Got questions? Ask the Green Geek.

Green Geek LogoWondering if there's an environmentally friendly way to fight mosquitoes? If the sun contributes to global warming? Or how to lower your A/C usage?

Ask the Green Geek.

Pima County FYI has a monthly column featuring questions and answers on all things green. Our own Green Geek gets assistance on answering your questions from the sustainability experts in Pima County's Office of Sustainability and Conservation.

Send your questions to And look for the column the second Friday of each month on the left sidebar of the newsletter.

Dear Green Geek,

Mosquitos love me, but I’m weary of the health and environmental effects of bug spray. Are there natural ways to fend them off? 



Hi, Astrid,

Ah yes, these pesky critters can certainly be a BUZZ-kill when trying to enjoy the warmer weather! There are natural alternatives to the conventional stuff but it’s important to use repellents that best suit your needs. 

First, some background on DEET, the most widely used and studied insect repellent  in the United States. The general consensus among experts is that the chemical is safe and very effective for adults and children, when used as directed. The EPA concluded that when consumers followed product-label instructions and took reasonable precautions, the health risks of DEET essentially vanished. It is also not classified as a carcinogen. And for the most part, DEET is not harmful to the environment. 

That said, you are not the only one who’s uncomfortable with dousing themselves in  conventional bug spray. A recent Consumer Reports survey of 2,011 adults in the U.S. found that just one-third believe existing insect repellents are safe for adults, and even fewer -- just under one-quarter -- think they're safe for children. There have also been a small number of studies that have associated prolonged and consistent exposure to DEET with illness and brain cell damage. Chances are you’re not subjecting yourself to a level even close to that in the studies, but there is still cause for caution. 

If you’re still set on using more natural alternatives to DEET, here are a couple of popular options: 

Oil of Lemon Eucalyptus (OLE)
What is it? It’s important not to confuse this product with lemon eucalyptus oil. The names are very similar, but the two chemicals are quite different. OLE is an oil extracted from the gum eucalyptus tree. The actual extracted chemical is called PMD and has demonstrated efficacy as an insect repellent.

Does it work? Yes. Testing has generally found that this ingredient is an effective alternative to DEET.

Is it safe? The EPA classifies PMD as a biopesticide. Both federal regulators and our experts agree that OLE is relatively safe. But it’s important to use OLE repellents carefully and as directed, because when misapplied they can cause temporary eye injury. The product hasn’t been well-tested on children, and the Centers for Disease Control and Prevention and Consumer Reports advise against using OLE-based repellents on children younger than three.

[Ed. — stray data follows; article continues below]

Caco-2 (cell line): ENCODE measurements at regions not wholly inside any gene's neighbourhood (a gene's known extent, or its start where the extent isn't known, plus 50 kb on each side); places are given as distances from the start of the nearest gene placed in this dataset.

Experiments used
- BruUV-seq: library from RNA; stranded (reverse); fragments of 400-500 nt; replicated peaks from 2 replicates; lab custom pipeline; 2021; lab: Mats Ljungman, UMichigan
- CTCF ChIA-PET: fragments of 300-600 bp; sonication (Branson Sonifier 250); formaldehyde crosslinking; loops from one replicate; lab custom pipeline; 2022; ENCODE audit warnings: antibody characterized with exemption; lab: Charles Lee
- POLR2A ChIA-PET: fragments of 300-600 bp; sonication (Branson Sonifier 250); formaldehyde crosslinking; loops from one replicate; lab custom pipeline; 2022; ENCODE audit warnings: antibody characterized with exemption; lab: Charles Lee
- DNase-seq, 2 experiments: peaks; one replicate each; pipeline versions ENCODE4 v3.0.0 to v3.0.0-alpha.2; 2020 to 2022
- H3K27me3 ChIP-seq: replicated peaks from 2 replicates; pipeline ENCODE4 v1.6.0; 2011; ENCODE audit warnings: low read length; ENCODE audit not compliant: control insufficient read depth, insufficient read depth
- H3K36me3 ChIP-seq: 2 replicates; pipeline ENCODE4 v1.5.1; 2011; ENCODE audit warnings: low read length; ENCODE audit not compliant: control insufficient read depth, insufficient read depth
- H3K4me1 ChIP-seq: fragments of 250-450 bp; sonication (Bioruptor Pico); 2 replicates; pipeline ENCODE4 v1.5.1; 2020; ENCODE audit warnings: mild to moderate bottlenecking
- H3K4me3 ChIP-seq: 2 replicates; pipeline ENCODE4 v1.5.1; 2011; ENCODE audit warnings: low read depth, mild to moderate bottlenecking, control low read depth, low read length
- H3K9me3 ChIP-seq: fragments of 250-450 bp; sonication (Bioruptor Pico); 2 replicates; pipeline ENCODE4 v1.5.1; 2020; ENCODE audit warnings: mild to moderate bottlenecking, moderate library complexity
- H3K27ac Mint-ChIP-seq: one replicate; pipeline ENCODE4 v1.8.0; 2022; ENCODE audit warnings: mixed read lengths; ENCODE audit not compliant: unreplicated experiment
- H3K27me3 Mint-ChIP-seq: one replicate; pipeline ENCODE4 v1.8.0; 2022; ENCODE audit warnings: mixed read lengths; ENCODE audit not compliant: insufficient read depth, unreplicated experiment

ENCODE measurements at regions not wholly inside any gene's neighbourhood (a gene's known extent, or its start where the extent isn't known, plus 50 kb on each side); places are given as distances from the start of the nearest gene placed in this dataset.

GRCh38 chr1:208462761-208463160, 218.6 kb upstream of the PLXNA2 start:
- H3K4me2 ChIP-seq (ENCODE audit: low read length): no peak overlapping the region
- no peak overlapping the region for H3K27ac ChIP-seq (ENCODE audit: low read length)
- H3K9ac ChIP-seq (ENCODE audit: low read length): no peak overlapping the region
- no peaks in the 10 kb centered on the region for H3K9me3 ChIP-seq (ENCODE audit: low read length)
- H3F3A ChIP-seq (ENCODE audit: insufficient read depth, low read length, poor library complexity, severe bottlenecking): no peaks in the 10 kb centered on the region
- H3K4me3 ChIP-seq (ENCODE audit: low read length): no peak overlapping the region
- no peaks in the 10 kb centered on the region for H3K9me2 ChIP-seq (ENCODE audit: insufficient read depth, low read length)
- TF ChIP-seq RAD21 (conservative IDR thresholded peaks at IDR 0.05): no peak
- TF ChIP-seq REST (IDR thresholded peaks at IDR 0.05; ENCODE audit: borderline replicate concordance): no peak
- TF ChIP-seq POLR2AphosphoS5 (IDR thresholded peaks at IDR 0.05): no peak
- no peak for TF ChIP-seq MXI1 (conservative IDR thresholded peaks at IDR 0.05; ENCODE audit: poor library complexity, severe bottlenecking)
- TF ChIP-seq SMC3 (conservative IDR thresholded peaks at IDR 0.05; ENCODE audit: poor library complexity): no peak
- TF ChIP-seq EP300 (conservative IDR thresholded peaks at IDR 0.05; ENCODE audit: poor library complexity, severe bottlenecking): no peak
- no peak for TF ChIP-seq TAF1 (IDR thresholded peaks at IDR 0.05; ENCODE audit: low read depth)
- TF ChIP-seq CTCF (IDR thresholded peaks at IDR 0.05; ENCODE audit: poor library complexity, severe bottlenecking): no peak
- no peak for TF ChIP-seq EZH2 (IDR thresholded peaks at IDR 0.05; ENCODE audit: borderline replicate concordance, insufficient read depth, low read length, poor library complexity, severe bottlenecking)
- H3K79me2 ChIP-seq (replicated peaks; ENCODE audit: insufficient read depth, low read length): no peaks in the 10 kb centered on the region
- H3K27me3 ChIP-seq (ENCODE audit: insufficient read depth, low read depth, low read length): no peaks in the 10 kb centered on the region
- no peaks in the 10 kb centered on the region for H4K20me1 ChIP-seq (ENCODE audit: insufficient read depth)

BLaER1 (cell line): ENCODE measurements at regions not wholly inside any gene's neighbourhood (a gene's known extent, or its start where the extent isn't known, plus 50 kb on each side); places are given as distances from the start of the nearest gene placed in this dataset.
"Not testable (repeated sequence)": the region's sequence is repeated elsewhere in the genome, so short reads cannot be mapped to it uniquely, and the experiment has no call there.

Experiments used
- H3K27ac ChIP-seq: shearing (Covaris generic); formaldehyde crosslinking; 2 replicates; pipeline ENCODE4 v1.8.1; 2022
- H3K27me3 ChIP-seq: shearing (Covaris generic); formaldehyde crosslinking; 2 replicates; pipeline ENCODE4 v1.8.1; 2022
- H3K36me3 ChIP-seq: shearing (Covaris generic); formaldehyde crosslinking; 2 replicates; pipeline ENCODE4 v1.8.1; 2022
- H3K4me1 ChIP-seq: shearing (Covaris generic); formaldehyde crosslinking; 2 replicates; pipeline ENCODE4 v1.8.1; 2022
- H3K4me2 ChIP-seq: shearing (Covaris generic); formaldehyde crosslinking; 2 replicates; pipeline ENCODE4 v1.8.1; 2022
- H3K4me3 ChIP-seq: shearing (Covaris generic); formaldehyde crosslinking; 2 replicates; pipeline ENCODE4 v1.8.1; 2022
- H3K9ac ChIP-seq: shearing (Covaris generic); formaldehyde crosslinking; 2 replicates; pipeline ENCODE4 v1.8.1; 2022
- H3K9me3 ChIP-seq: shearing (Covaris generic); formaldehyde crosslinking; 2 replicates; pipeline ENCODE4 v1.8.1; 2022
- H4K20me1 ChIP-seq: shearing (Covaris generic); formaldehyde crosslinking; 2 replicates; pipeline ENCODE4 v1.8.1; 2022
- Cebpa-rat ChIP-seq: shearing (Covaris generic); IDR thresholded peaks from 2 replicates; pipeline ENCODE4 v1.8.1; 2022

What is it? The picaridin molecule is synthetic, meaning it’s made in a laboratory by chemists. But it was modeled after -- and closely resembles -- a chemical found naturally in black pepper plants.

Does it work? Research suggests that at concentrations of at least 20 percent, picaridin can provide as much protection from bug bites as DEET.

Is it safe? Repellents containing picaridin are EPA-registered and subject to the same level of EPA safety evaluation as DEET and other synthetic chemicals. The agency found that picaridin is safe, even for use on infants. But use as directed, because if misapplied picaridin can irritate your skin and eyes.

What are they? Botanical repellents, which are those most likely to have "natural" on product labeling, can include any number of plant-based chemicals. Some common ones are lemon grass, citronella, peppermint, geraniol, soybean, and rosemary. Those ingredients can be oils extracted directly from plants or synthetic chemicals that exactly replicate their natural counterparts. 
Applying insect repellant
Do they work? These products aren’t registered with the EPA. As a result, the companies that make botanical products aren’t required to prove to federal regulators that they actually work. Consumer Reports has tested several varieties and found that they don’t work well overall.